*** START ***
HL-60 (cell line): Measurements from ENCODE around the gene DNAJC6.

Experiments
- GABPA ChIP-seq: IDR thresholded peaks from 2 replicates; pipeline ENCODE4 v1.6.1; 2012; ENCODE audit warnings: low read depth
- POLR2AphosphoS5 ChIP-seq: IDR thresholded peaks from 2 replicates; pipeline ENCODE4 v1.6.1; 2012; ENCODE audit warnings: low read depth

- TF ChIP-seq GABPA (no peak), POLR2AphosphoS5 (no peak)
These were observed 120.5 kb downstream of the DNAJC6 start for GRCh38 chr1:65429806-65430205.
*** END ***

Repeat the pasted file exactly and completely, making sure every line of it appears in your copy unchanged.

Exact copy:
HL-60 (cell line): Measurements from ENCODE around the gene DNAJC6.

Experiments
- GABPA ChIP-seq: IDR thresholded peaks from 2 replicates; pipeline ENCODE4 v1.6.1; 2012; ENCODE audit warnings: low read depth
- POLR2AphosphoS5 ChIP-seq: IDR thresholded peaks from 2 replicates; pipeline ENCODE4 v1.6.1; 2012; ENCODE audit warnings: low read depth

- TF ChIP-seq GABPA (no peak), POLR2AphosphoS5 (no peak)
These were observed 120.5 kb downstream of the DNAJC6 start for GRCh38 chr1:65429806-65430205.